Southampton public radio station WPPB 88.3 FM may dig its roots deeper into Southampton Village if plans to move into the Southampton Center at 25 Jobs Lane—the former Parrish Art Museum—gain support.
As the museum transitions to its new space in Water Mill, the Southampton Center’s Founders Committee is considering leasing out part of the village-owned building to the radio station. Mayor Mark Epley, who set up the committee, said he hopes the station can one day be an integral part of the new arts and cultural center planned there.
“Mark made it clear there’s a long road to walk, and we’re very interested in going on that walk,” said Dr. Wally Smith, the station’s general manager.
Although the staff at Peconic Public Broadcasting and members of the Founders Committee are still in the “early talking stages,” the move could be a win-win for both entities.
Mayor Epley said he thinks the center would benefit from serving as the radio’s home, since it is expected to play host to performances of all kinds. He said it was too early to say what the village would charge in rent.
“There would be a 24-hour, built-in media and marketing component to the building,” he said. “Everything you do, someone is always going to be talking about it.”
At the same time, the space would mean a permanent home for the radio station, which currently is located next to the village Building Department headquarters off Hill Street—a temporary location until the station can build a new, state-of-the-art headquarters.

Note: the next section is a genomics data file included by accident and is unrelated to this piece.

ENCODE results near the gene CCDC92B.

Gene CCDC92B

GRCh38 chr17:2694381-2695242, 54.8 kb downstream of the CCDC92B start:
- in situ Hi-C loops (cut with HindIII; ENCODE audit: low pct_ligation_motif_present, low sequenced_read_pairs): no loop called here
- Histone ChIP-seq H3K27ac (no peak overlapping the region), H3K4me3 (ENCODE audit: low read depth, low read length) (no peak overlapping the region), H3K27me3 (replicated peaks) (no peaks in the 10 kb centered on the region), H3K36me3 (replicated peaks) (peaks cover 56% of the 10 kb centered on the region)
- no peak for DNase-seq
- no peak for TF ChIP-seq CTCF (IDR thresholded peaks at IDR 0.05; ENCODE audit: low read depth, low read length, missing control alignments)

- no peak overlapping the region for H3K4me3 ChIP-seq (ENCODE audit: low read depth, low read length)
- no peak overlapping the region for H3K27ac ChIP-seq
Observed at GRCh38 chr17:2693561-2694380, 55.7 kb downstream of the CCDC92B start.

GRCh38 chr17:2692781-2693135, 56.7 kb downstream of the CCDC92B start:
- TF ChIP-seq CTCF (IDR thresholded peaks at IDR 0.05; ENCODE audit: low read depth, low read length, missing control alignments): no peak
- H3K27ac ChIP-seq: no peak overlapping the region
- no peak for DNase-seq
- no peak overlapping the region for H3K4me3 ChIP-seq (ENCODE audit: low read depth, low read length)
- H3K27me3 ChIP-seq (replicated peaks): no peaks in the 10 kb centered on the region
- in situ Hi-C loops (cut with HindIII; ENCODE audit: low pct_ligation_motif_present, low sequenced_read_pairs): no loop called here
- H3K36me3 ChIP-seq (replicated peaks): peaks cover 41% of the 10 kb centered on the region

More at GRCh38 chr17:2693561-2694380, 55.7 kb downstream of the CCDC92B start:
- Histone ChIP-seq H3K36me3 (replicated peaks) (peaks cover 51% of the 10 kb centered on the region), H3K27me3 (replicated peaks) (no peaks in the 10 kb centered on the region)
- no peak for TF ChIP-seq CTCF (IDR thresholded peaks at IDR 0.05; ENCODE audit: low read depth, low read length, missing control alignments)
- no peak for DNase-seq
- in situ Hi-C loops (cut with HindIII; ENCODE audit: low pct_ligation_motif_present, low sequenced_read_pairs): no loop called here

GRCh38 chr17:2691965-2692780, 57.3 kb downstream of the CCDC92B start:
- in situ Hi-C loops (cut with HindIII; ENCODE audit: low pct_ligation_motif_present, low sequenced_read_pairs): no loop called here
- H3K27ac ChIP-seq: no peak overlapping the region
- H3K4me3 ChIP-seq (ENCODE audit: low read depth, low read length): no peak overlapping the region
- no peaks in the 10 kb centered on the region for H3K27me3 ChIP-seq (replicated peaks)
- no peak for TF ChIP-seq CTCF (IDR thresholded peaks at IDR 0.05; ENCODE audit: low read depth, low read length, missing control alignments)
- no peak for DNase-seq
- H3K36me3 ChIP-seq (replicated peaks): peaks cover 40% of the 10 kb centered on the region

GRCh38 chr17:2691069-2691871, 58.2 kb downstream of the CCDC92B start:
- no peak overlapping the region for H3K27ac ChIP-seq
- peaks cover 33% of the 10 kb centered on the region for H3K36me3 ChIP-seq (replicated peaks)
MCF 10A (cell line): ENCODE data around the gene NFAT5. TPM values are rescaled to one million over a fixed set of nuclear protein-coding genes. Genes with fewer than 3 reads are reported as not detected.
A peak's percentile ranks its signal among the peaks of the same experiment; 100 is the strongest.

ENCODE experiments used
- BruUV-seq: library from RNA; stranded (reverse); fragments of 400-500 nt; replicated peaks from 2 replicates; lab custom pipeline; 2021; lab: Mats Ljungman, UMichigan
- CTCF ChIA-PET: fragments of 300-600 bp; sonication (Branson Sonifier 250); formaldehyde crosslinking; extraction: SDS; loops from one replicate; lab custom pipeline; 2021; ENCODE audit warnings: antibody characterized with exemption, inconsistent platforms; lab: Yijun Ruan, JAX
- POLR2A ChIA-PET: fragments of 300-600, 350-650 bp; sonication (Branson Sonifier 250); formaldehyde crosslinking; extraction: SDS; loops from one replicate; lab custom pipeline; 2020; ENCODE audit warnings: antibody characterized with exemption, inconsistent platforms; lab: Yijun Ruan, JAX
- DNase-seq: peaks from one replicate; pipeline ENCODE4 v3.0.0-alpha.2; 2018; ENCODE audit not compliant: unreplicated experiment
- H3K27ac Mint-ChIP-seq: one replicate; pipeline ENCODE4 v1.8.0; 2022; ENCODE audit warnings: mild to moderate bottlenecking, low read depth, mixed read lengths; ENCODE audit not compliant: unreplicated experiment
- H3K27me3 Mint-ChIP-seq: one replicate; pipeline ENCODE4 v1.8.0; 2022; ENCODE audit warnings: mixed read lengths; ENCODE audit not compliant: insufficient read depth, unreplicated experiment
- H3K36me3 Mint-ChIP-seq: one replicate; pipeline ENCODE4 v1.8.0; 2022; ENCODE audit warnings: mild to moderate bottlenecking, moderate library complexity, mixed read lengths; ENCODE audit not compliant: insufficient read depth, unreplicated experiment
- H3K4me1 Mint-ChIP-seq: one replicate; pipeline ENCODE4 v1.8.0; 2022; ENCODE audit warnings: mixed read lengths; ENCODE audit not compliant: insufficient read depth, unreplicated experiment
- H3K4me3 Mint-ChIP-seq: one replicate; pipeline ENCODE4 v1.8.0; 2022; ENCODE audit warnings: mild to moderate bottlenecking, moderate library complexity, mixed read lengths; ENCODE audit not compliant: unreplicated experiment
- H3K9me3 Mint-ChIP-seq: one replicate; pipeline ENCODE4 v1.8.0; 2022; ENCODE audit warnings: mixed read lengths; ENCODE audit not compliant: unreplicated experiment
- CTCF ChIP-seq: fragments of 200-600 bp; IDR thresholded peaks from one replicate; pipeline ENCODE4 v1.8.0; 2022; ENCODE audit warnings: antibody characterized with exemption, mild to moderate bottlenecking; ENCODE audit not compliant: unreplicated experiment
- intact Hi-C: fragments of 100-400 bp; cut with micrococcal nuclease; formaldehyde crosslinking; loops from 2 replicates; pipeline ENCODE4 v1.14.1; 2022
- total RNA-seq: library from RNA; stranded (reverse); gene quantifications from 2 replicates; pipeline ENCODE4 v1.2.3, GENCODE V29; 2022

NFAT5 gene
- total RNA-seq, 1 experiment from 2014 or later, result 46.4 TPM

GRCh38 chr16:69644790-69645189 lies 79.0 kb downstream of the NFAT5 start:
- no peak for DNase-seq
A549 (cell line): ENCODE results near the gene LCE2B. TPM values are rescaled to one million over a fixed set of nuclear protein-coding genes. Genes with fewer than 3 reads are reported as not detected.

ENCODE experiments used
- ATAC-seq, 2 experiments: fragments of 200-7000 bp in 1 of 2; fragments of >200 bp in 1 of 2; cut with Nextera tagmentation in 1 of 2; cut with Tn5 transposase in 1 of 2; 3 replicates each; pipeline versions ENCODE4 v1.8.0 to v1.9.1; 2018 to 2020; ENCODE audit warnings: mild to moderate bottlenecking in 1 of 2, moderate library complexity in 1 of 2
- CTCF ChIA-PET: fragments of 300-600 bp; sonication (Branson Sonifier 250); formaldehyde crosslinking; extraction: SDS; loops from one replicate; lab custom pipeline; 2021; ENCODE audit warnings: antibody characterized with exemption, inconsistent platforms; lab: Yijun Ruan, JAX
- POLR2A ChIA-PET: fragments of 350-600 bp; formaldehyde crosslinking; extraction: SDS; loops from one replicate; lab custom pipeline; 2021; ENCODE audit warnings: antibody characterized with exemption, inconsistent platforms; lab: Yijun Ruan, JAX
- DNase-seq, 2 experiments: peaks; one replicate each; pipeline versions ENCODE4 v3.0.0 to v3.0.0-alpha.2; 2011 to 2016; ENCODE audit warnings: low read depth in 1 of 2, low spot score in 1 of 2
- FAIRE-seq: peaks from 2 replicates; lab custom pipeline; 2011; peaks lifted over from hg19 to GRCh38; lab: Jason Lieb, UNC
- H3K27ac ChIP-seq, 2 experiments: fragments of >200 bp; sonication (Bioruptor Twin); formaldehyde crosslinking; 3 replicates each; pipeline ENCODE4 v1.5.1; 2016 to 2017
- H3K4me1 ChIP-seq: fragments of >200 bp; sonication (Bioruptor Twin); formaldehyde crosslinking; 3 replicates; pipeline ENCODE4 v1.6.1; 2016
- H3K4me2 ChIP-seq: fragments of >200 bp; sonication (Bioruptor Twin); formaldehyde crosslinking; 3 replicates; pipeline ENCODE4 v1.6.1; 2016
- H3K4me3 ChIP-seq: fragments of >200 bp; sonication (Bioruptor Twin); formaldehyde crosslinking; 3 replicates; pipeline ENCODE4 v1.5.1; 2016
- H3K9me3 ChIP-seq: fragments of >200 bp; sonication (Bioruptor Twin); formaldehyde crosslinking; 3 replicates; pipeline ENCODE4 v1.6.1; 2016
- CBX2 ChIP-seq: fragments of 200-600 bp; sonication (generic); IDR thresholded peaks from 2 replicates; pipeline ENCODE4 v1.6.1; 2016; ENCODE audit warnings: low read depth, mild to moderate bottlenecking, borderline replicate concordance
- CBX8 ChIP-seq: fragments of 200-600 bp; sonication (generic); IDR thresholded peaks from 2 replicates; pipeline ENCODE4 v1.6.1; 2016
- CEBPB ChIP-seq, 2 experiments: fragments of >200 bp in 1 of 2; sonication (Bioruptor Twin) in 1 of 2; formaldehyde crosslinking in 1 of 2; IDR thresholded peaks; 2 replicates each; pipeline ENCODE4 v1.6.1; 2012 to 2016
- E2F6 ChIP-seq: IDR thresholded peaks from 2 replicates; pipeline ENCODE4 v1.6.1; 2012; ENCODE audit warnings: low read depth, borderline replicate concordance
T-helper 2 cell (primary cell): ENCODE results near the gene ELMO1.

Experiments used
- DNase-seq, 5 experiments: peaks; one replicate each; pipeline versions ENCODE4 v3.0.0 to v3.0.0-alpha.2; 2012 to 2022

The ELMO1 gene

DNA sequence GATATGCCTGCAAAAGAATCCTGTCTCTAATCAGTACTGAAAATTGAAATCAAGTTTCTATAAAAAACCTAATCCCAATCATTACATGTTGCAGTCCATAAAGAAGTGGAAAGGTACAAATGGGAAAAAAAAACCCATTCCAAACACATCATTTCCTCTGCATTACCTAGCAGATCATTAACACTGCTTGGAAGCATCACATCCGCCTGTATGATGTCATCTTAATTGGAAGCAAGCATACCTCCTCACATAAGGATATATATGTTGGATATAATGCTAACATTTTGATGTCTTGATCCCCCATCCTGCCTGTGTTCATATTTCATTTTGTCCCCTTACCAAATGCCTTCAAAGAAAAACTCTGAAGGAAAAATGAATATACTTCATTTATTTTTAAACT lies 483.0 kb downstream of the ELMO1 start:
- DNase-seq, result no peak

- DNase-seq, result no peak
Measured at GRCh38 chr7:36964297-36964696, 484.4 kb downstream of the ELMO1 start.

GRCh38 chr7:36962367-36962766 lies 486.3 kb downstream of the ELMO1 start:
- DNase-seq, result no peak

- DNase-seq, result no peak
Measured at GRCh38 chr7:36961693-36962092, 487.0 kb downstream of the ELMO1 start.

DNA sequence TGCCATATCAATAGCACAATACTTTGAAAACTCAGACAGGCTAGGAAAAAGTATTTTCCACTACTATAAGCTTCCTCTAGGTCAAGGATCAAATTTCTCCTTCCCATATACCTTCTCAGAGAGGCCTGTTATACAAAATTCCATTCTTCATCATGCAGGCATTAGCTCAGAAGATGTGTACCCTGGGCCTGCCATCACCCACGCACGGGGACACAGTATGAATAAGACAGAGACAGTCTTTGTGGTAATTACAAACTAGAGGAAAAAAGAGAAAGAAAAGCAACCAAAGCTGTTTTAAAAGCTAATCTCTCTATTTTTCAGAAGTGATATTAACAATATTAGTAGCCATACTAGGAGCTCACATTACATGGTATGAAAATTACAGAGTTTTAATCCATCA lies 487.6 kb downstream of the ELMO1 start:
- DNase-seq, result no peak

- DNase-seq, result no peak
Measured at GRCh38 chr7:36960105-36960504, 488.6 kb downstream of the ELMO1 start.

Since the station moved out of Chancellors Hall on the Stony Brook Southampton campus in 2010, just after the radio station successfully acquired the license to operate on 88.3 FM, Dr. Smith said it was known that the space on Hill Street wouldn’t hold its staff for long. “We left a first-rate broadcast facility,” he said. “When we had to move [to the Hill Street location], we had to move quickly. We’re very happy with the temporary space, but we moved there realizing that, sometime in the future, we would go back and rebuild really high-quality production and office facilities.”
Mayor Epley said he and Dr. Smith envision a live-broadcast booth where visitors could watch live radio shows and be a part of what is going on. In other words, the station would bring even more foot traffic to Jobs Lane and the nearby business district, and a higher profile for the station.
“Twelve months out of the year, there would be activity inside the building,” the mayor said. “They’re going to be a great partner. I have full intention of including these guys in design and layout.”
Of course, before anything can happen, the 115-year-old building must undergo renovation, which requires financial support—an endeavor that the committee is currently working on by securing donations. Likewise, the radio station would need to run a capital campaign to raise funds for the move and the purchase of new electronic equipment.
In the meantime, Dr. Smith said if the station is going to be a tenant, officials might start looking at designs for the space inside the old Parrish building. “It will, by its location, make us more and more a part of the community,” he said. “It’s a lot of work to do, but the nice thing is having the option to be there, which we think is very important.”
It’s not easy to say when the station could move into the building, but Dr. Smith said officials are hoping to relocate within three to five years, anyway.
“If they’re an integral part of what we do at 25 Jobs Lane, then we’ve taken a community-owned radio station and secured its future for a very long time,” the mayor said.